A CIO’s mantra for 2017: Relentlessly automate. Digitally transform.
The drive for IT agility is everywhere; to the extent that the word of 2017 is “transformation.” Whatever you call it, I find it astounding how fast we are innovating. The adoption of “cloud-like” architectures and microservices is outpacing the impact of virtualization just a few years ago.
As we look back at 2016 and the following stats, it is hard not to visualize the tremendous pressure presented to the online retailers and e-commerce vendors:
I am thrilled to share some exciting product updates with you today that our engineering team has been working on in close collaboration with some of our largest customers across financial services, technology and service provider verticals.
Imagine this scenario. It is a Wednesday morning and as the network administrator responsible for servicing business applications, you are processing a series of support tickets that arrived in the past few hours and the previous day. One of the high severity items on your plate this morning is from an application team that has been debugging poor performance of a business critical application. They have received complaints from end users and the line-of-business manager is concerned about potential revenue impacts. The application team has been frantically looking at their logs and haven’t quite pinned down the problem. They now believe it is an issue with the network and want your help finding the source of the problem. By the time the problem has been escalated to you it is already late and they want answers immediately. And just to add to the problem complexity, the issue has been happening sporadically for the last couple of weeks. What do you do?
Enterprises are facing significant changes in the way that they need to think about application deployment. They are taking a critical look at choices for their computing infrastructure, application services, and tooling. Many enterprises are making changes up and down the networking stack to drive automation with API-driven capabilities that empower application developers. Specifically, new thinking is driving decisions about load balancers or application delivery controllers (ADCs). In a recent blog post, Andrew Lerner of Gartner says, “Application-centric personnel drive a return to lightweight, disaggregated load balancers, creating challenges and opportunities for I&O leaders.” You can read more about this in the Gartner’s research note (subscription required) on the topic.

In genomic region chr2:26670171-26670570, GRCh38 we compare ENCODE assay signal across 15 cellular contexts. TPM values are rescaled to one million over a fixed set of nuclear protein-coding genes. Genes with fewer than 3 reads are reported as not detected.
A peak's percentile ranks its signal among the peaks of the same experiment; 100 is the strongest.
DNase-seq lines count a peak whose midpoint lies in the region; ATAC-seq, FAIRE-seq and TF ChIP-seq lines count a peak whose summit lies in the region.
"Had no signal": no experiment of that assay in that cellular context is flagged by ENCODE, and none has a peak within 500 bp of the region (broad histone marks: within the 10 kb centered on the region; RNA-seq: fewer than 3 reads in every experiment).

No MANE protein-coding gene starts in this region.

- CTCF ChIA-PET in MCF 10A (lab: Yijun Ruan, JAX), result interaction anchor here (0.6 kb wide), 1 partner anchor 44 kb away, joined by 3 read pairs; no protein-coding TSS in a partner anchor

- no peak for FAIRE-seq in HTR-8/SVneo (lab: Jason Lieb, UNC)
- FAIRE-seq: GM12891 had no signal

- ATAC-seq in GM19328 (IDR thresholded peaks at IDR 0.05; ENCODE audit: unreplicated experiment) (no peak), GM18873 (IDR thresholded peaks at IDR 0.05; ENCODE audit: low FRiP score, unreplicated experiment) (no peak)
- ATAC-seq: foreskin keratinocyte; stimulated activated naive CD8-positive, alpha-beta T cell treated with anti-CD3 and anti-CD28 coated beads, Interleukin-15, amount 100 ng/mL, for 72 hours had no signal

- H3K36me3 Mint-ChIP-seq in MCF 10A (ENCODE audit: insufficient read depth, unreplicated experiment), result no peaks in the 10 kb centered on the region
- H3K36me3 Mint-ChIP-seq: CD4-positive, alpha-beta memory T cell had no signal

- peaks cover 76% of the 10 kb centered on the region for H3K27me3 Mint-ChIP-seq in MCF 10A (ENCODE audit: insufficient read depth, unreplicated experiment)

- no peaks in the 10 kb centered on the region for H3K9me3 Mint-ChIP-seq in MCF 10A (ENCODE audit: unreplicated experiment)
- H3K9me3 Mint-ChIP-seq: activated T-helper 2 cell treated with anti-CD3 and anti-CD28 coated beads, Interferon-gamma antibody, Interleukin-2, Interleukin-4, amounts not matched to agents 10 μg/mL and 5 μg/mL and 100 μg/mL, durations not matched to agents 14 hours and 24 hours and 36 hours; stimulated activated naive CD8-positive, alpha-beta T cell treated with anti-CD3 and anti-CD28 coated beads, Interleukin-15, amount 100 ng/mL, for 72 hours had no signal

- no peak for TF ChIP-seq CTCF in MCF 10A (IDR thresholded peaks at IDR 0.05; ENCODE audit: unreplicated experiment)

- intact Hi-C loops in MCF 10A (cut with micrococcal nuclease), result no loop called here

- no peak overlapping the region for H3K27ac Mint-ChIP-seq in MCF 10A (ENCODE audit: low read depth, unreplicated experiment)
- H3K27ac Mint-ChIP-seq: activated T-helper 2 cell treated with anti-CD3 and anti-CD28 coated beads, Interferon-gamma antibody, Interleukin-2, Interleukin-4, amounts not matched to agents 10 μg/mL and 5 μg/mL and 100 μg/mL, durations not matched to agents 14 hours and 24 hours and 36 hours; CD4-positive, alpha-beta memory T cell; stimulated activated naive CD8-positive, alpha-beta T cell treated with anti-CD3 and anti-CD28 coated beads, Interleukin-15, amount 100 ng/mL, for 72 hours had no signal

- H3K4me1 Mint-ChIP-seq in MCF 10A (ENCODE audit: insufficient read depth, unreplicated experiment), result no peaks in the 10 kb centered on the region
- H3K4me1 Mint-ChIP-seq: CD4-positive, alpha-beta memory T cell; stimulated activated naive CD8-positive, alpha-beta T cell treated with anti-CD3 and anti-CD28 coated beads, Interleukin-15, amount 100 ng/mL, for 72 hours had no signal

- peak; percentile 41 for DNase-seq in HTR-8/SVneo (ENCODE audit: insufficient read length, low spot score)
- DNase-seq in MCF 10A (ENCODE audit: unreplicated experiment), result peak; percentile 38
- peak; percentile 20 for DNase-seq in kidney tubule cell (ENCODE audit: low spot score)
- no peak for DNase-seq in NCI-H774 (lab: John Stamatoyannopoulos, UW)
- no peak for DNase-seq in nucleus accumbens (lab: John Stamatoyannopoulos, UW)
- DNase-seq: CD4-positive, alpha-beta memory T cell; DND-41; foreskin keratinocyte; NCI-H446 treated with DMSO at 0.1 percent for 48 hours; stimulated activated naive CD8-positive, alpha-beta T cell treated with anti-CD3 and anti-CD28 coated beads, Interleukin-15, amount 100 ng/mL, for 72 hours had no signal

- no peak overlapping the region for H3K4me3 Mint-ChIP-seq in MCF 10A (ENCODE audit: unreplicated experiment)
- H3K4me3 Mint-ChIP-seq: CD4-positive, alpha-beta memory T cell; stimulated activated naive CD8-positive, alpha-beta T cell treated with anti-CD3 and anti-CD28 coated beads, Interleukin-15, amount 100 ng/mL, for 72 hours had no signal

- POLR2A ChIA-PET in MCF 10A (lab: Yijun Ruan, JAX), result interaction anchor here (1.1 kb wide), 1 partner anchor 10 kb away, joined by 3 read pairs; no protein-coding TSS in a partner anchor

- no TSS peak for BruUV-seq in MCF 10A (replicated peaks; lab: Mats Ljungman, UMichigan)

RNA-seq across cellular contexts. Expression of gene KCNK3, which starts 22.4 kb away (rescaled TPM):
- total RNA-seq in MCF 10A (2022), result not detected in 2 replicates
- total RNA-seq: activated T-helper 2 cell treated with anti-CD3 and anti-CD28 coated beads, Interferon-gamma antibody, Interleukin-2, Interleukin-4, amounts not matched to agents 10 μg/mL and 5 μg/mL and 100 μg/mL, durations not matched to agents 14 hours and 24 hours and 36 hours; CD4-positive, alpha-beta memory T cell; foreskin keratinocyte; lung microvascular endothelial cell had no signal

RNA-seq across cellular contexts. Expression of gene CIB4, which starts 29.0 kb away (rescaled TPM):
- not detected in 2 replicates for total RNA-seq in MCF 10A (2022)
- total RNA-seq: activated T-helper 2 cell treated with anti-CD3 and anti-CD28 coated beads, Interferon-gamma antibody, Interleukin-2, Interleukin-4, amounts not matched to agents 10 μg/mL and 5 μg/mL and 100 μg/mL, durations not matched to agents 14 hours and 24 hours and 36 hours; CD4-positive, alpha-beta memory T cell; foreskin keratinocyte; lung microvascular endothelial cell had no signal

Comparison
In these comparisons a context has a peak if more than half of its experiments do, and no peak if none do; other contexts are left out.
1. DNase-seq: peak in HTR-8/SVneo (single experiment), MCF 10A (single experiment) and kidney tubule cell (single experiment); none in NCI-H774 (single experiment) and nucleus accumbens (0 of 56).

I recently came across a SaaS company that required support for Perfect Forward Secrecy (PFS) for better SSL security. They bought 4 pairs of [redacted] ADC / load balancers from a proprietary hardware vendor to perform the SSL PFS termination. At first glance, this seems like a safe, logical decision. Just like real estate was a safe and conservative investment strategy in 2006 before the bubble burst, or .com stocks in 2000 right before the stock market's implosion.
Load balancers and application delivery controllers have one critical job. No, it's not distributing clients across servers, though that is an important aspect of their job. At its core, a load balancer's task is to reduce risk. One of the most common vectors for the introduction of risk is the complexity of a system, such as a legacy load balancer.
Take an example of a jet engine. It is comprised of numerous components, each adding its own complexity and potential for failure. By taking advantage of new technologies, such as 3D printing, GE has been able to reduce their jet engine's 25 part fuel injection nozzle down to a single part. This helps reduce cost, time to market, and complexity from the overall system, which also improves the reliability of the engine. At its core, it reduces risk. In the context of application delivery and load balancing, what if a single button can guarantee optimal SSL security settings or maximize application acceleration?
With any disruptive innovation, there will always be innovators and early adopters who eagerly jump on the bandwagon. Today, we’re seeing more and more businesses move to the cloud as users take advantage of its utility-based model and associated economic benefits. So why isn’t everyone “crossing the chasm” and what will it take to persuade the late majority and laggards to move to the cloud?